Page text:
Skip to comments.Treason Still Shadows J.R. Oppenheimer
Posted on 10/09/2002 3:25:09 PM PDT by Tailgunner Joe
Vladimir Putin's attendance at a reunion of KGB veterans at the notorious Lubyanka prison, and his embrace of Vladimir Kryuchkov ? the former KGB chief who led the August 1991 coup against Mikhail Gorbachev ? has coincided with yet more disclosures about the successes achieved by Soviet spies during the Cold War.
Undoubtedly the Moscow spymasters had much to celebrate, even if some embarrassing defections in recent years have caused them discomfort. It was an as yet unidentified Russian intelligence officer who tipped off the FBI to the duplicity of bureau counterintelligence turncoat Robert Hanssen in return for resettlement in the United States. Similarly, the disappearance of the elderly KGB archivist Vasili Mitrokhin in 1992, and his subsequent emergence in London with thousands of copies of official files, gravely undermined confidence in Moscow. Even worse for the old Soviet spooks, the release of the "Venona" files in 1995 exposed dozens of espionage networks across the globe.
But one man's security lapse is another's espionage triumph. While the Venona and Mitrokhin files conclusively proved the guilt of well-known traitors such as Alger Hiss and Julius and Ethel Rosenberg, neither source shed much light on one of the last remaining mysteries of the era ? the role played by nuclear physicist J. Robert Oppenheimer in providing the Soviets with details about the atom bomb. However, Mitrokhin revealed the existence of numerous other Soviet moles inside the Manhattan Project, and the Venona texts identified some of the individual code names for high-level Soviet operatives and agents among scientists in the United States, including "Erie," "Pers," "Huron" and "Quantum." But who were these remarkable traitors?
British and U.S. counterintelligence analysts have spent decades poring over the clues to put real names to the Venona cryptonyms, and for a while it looked as though loose lips in Moscow might provide some answers. In 1994 Gen. Pavel Sudoplatov collaborated with Washington-based writers Jerrold and Leona Schecter to produce a sensational book, Special Tasks: The Memoirs of an Unwanted Witness ? A Soviet Spymaster, in which such scientific icons as Enrico Fermi and Leo Szilard were named as having conspired with Oppenheimer to pass atomic secrets to their Soviet contacts, Vasili Zubilin and Grigori Kheiffets, both NKVD professionals working in New York City and San Francisco respectively under diplomatic cover. [The NKVD, Russian acronym for People's Commisariat of Internal Affairs, had been formed as early as 1918. Its mission included homeland security, as well as intelligence and counterintelligence abroad. Later it became KGB].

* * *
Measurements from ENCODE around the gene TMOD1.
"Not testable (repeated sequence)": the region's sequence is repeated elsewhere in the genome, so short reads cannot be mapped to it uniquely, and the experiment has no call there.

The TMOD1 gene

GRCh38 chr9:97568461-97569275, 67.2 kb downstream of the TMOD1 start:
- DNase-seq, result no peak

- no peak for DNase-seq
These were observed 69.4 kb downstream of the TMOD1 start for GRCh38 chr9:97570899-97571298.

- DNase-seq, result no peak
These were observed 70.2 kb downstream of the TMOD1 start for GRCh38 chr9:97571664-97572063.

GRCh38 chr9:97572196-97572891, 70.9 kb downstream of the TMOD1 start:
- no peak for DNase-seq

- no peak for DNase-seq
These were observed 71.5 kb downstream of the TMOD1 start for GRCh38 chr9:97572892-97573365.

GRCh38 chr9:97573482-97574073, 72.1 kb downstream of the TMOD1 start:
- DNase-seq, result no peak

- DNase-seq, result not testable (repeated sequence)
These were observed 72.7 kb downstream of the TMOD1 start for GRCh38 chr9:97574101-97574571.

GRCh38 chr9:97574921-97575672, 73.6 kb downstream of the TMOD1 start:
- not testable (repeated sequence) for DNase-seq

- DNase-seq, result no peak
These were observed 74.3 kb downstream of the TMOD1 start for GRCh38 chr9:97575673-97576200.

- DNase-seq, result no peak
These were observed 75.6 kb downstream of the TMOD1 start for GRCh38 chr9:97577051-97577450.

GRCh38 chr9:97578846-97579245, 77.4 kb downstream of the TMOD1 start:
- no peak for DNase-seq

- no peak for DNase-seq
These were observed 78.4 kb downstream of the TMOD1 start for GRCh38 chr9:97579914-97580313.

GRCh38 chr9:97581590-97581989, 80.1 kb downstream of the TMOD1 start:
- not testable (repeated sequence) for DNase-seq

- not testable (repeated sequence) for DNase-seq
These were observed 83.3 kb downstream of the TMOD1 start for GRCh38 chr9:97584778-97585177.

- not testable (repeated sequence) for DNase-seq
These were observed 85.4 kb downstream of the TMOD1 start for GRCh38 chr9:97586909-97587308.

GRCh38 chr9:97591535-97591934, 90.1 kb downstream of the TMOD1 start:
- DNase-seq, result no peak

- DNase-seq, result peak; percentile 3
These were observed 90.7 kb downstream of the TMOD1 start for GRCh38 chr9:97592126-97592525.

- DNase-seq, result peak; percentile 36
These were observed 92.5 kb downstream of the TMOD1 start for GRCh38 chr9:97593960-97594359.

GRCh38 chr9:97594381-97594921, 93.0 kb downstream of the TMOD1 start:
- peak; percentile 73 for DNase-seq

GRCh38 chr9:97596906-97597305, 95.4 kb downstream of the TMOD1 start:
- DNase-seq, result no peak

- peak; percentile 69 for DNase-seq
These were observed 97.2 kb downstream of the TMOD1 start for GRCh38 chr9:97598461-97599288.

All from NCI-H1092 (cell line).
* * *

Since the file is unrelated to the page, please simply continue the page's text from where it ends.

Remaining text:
The publication of Sudoplatov's memoirs caused a sensation, partly because of the gravity of the allegations made against named physicists of international reputation, but also because of his assertion that apart from the well-known espionage cases of Klaus Fuchs, Harry Gold and Allan Nunn May, there were numerous other undiscovered spies who had stolen atomic secrets and escaped undetected. When the Venona texts were released the following year the Harvard-educated Theodore Hall was exposed as "Mlad" (youngster), a valued source of Soviet information from Los Alamos in 1944. Shortly before his death in 1999 in Cambridge, England, where he had moved in 1964, Hall confessed and confirmed that in his youth he had shared his knowledge with the Soviets.
Hall's guilt had little direct impact on the Oppenheimer conundrum. Certainly "Oppie," as he was called, had lost his security clearance in March 1954 following a humiliating public examination of his loyalties. His wife Kitty, brother Frank and mistress Jean Tatlock had all been card-carrying members of the Communist Party of the United States of America (CPUSA), as were many of his friends, and he acknowledged having joined several CPUSA front organizations and to having held party meetings in his home in Berkeley, Calif.
But did that make him a spy? He admitted having been cultivated by an academic friend, Haakon Chevalier, who was a Communist activist, and to having been invited to spy for the USSR by another acquaintance, George Eltenton, who worked for the Shell group of petrochemical companies as a research chemist after having lived in Russia.
Until Sudoplatov alleged Oppie had been an active spy who helped place others inside the U.S. secret wartime Manhattan Project that produced the atom bomb, the controversy had lapsed into speculation. But had Sudoplatov engaged in mischiefmaking, or perhaps been encouraged to embroider his recollections? As the debate continued, respected historian Allen Weinstein turned up a document in Moscow that looked like a smoking gun and included it in The Haunted Wood, his account of Soviet espionage in the United States. The memorandum, dated February 1944 and addressed to Josef Stalin's intelligence chief, Vselovod Merkulov, identified Oppenheimer by the code name "Chester" and explained that he had been a secret member of the CPUSA who had been cultivated by the Soviet military-intelligence service (GRU) since June 1942.